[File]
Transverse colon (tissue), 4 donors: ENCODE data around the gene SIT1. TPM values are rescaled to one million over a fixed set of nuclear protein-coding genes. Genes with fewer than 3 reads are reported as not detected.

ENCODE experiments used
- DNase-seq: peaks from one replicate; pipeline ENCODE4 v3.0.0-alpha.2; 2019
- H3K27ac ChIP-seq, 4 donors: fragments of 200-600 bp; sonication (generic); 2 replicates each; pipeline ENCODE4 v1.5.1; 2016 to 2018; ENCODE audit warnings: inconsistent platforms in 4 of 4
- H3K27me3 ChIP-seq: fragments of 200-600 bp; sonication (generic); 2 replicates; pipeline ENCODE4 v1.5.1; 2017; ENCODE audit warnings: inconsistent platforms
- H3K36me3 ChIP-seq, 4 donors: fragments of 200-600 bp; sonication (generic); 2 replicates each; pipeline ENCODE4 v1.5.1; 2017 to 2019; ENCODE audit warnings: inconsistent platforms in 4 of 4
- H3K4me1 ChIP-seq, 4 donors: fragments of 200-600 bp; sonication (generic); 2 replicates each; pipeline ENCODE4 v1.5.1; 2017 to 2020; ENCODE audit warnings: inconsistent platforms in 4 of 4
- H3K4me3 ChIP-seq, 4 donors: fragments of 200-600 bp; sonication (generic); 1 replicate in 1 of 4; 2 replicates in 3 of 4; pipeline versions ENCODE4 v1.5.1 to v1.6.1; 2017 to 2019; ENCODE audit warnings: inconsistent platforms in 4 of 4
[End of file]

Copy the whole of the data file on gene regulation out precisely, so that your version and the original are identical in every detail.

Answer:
Transverse colon (tissue), 4 donors: ENCODE data around the gene SIT1. TPM values are rescaled to one million over a fixed set of nuclear protein-coding genes. Genes with fewer than 3 reads are reported as not detected.

ENCODE experiments used
- DNase-seq: peaks from one replicate; pipeline ENCODE4 v3.0.0-alpha.2; 2019
- H3K27ac ChIP-seq, 4 donors: fragments of 200-600 bp; sonication (generic); 2 replicates each; pipeline ENCODE4 v1.5.1; 2016 to 2018; ENCODE audit warnings: inconsistent platforms in 4 of 4
- H3K27me3 ChIP-seq: fragments of 200-600 bp; sonication (generic); 2 replicates; pipeline ENCODE4 v1.5.1; 2017; ENCODE audit warnings: inconsistent platforms
- H3K36me3 ChIP-seq, 4 donors: fragments of 200-600 bp; sonication (generic); 2 replicates each; pipeline ENCODE4 v1.5.1; 2017 to 2019; ENCODE audit warnings: inconsistent platforms in 4 of 4
- H3K4me1 ChIP-seq, 4 donors: fragments of 200-600 bp; sonication (generic); 2 replicates each; pipeline ENCODE4 v1.5.1; 2017 to 2020; ENCODE audit warnings: inconsistent platforms in 4 of 4
- H3K4me3 ChIP-seq, 4 donors: fragments of 200-600 bp; sonication (generic); 1 replicate in 1 of 4; 2 replicates in 3 of 4; pipeline versions ENCODE4 v1.5.1 to v1.6.1; 2017 to 2019; ENCODE audit warnings: inconsistent platforms in 4 of 4